TORONTO, ONTARIO — For the first time since 1986, the City of Toronto is poised to put more livery license plates on the streets. After some fine-tuning — and despite hearing many angry taxi industry deputations against it — Toronto's Planning & Transportation Committee (P&T) voted 5-1 in favor of a staff recommendation to lift the longstanding freeze on livery issuances. Currently, there are 305 livery vehicles licensed in Toronto, and 603 licensed drivers. No new licenses have been issued since 1986.
In supporting this recommendation, Councilman Howard Moscoe noted that the city has been involved in a consultative process with livery industry representatives since June 2001, and that, "there's a lot of frustration" because they have not been able to grow their businesses since 1986.
Moscoe said strict limitations must be placed on these limousines to ensure they won't end up competing with cabs. In recommending that the minimum livery rate be raised to $70 per hour (from the staff recommendation of $60), he noted, "Taxi fares have gone up by approximately 10% (over the past five years). We're raising it to match."
Moscoe stressed that there must be a ratio imposed between the number of stretch limousines and regular sedan cars in these companies rather than making the issuance of new liveries open-ended.
"The only way (this program) can operate successfully is with a company milieu," he added, "because the companies establish standards. There's really (a legitimate organization there, offering) a different service than taxis."
He noted that there are an estimated 600 to 700 limousines currently operating without licenses in Toronto, and that this program would bring them under city regulation. The staff report concluded that, "legitimate business opportunities are limited by provisions that have not changed since the mid-1980s, and do not reflect the current realities of the industry in the city of Toronto.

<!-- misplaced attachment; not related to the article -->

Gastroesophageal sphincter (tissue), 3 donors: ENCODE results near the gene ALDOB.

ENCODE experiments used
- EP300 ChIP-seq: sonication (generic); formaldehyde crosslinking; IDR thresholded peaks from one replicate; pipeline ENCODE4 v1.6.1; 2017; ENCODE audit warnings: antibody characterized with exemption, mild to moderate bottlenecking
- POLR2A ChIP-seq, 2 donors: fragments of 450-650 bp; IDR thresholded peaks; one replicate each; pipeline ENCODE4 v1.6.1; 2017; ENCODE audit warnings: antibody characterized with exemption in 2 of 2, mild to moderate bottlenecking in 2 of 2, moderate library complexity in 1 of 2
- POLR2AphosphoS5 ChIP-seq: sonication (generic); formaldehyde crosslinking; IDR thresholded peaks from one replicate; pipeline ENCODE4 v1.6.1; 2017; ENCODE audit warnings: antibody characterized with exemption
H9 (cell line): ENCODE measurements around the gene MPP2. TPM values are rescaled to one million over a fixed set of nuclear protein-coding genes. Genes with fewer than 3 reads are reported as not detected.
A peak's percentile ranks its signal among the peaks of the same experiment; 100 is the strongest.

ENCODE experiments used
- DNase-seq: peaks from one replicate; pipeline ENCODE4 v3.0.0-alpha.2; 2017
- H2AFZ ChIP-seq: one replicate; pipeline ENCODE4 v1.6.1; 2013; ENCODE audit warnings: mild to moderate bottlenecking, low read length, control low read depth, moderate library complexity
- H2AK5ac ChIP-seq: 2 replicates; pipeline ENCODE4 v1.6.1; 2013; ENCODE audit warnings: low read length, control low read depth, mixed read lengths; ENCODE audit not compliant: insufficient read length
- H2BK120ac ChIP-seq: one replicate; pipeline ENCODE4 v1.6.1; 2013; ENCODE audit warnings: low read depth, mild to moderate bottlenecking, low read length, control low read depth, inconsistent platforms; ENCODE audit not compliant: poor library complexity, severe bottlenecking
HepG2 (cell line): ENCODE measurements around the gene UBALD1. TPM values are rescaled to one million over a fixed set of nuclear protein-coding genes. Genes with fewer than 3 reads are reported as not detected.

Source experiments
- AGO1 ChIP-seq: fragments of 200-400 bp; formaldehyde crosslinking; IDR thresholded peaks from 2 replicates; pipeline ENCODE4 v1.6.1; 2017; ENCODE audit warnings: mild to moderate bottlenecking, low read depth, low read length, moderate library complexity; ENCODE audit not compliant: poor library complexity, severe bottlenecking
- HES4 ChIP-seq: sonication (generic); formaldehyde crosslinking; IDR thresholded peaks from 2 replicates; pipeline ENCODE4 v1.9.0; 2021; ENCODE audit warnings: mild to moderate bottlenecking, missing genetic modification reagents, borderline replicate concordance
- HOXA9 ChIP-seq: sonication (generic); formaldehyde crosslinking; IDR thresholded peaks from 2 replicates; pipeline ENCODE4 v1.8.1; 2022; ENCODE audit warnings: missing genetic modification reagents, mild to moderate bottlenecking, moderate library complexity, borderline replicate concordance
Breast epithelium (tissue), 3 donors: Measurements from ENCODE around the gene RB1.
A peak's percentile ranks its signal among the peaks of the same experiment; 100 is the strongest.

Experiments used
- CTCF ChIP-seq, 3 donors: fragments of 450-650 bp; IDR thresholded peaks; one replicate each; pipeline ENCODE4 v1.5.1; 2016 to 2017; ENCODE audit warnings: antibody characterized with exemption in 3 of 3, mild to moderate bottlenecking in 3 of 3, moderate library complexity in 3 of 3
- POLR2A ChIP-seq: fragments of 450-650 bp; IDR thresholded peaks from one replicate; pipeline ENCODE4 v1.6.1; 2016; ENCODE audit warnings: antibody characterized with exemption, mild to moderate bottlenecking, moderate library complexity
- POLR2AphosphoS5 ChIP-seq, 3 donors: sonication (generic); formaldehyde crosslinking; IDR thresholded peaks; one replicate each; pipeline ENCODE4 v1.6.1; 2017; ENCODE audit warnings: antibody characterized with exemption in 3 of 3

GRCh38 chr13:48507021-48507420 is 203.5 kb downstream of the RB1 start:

"The recommendation to create a new license category for companies that provide livery service, separate from driver's and owner's licenses, will establish a level of accountability for these types of businesses and provide higher standards of consumer protection," the report added. "(These recommendations) provide distinct and enforceable differences between taxicabs and livery vehicles. Not only will consumers be better served by a more contemporary industry, they will be better protected by a set of clear rules and regulations guiding the activities of the industry in Toronto."
The P&T recommended that the Municipal Code be amended to:
· create a new category of business licenses known as "livery service company", at a fee level of $320 (Canadian) for initial applications and $193 (Canadian) for renewals
· require all owners of licensed livery vehicles to register their vehicles with a livery service company and file documentation with the city
· require livery service companies as a minimum requirement to own or employ at least one stretched vehicle for every two sedan vehicles up to a maximum of four sedan vehicles, and thereafter one stretch for every six sedans